However, when it comes to acknowledging our complicity in acts of exploitation, injustice, hatred, and cruelty, sorry seems to be the hardest word. It is costly and painful for us to look at the perpetrators of historical crimes and see our own faces reflecting back. Our history, though, is littered with the evils of our ancestors. Our compatriots have been involved in dreadful atrocities, and our faith has so much for which to be remorseful. Humility, empathy, and compassion lead us to confess our own part in driving the nail into Christ’s hand, thrusting the sword into the so-called ‘infidel’ in the crusades, screaming for death to young girls accused of witchcraft, fervently applauding the charismatic Führer of the Third Reich, burning crosses on lawns in 1960s Alabama, preaching hate against our gay neighbours, and signing contracts to destroy swathes of rain forest.

But contrition alone is not enough. Asking for forgiveness for the past holds pressing implications on both the present and the future. Repentance is not simply a case of saying sorry – we need to act out our sorry. In the Old Testament, Nehemiah did not simply confess the sins of his ancestors, he committed himself to rectifying those transgressions. By saying sorry for the sins of the past, we commit ourselves to standing alongside the oppressed, to repairing relationships, to giving voice to the hurting voiceless, to championing love, service, and justice in our own lives, and to imploring God to keep us from descending again into prejudice, hatred, or abuse.

So, we ask for forgiveness for years of mistreatment of his wonderful creation and we shed tears for the treatment of numerous groups of people in the past and present – black people, women, the disabled, gay people, transgender people, Jews, Muslims, immigrants, aboriginal people, native Americans, and many other groups. By repenting of the transgressions of all people at all times, we enter a place of healing, hope, and new life. In this place, we commit to identifying where prejudice, inequality, violence, exploitation, greed and abuse still occur in our communities, society, and world, and we commit to playing our part in birthing a future of equality, compassion, and love. And it all starts with standing with those in George Floyd’s hometown and, with our tears mingling with those running down the cheeks of both black and white, repeating the prayer that they prayed:

“Father God, we humble ourselves before you and we ask for forgiveness from our black brothers and sisters for years and years of systematic racism, of bigotry, of hate. We pray for our white, black and brown brothers and sisters who have had the courage to expose the blatant racism in our own hearts. We pray that black men and women be free from fear and hopelessness. We take a knee as a sign that we honour them, we love them; as a sign that You love them. In Jesus’s name, Amen”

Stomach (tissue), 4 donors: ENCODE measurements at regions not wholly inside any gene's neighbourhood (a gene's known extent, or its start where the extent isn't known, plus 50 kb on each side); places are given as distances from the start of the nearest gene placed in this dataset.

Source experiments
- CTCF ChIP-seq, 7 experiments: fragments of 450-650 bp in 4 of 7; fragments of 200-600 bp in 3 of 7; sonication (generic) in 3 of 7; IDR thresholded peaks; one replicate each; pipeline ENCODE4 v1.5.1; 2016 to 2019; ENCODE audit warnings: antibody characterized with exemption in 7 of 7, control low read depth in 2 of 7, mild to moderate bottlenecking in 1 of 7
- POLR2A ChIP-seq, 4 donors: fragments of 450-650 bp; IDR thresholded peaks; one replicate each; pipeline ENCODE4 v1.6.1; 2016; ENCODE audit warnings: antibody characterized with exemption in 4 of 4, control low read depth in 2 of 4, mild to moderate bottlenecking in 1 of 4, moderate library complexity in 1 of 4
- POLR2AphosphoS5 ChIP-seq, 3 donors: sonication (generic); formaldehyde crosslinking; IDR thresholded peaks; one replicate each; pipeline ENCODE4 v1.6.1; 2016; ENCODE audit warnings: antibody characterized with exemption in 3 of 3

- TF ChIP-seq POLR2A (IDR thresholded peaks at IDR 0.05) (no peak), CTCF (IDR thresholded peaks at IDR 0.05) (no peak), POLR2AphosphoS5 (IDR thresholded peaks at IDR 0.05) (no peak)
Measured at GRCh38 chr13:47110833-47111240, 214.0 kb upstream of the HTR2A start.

Easter, Notre Dame, and Climate Change

Today is a joyful day – Jesus is risen – Alleluia! His resurrection brings hope and promise in so many ways. Today is a joyful day because of the promise of resurrection in the future – death is not the end. Alleluia! Today is a joyful day because of the hope of new life now – it gives us hope to those suffering in this life – the grieving, the oppressed, the anxious, the ill, the imprisoned. Alleluia! Today is a joyful day because it holds new hope for the whole of creation – there will come a day when creation itself will be renewed and transformed. Today is a joyful day because it brings hope and promise for new life now for God’s magnificent creation. Alleluia!

We are often reminded at our churches about the hope that Easter brings to humankind, both in the future and the present. Rarely, though, do we hear about the hope that Easter brings to the whole of creation. Yet the biblical narrative insists this is the case and our Easter traditions are littered with reminders of this fact. In Jesus’s first appearance, he is even mistaken for a gardener, and Christians have long used imagery from nature to remind us of his promise of new life – eggs, lambs, bunnies, and chicks. And that is before we consider the New Testament’s insistence that, in Christ, the natural world finds its completion. “Behold I make all things new”, as Revelation puts it (21:5). In other words, the most important moment in our faith, the resurrection, speaks directly into the most pressing challenge to our generation – climate change.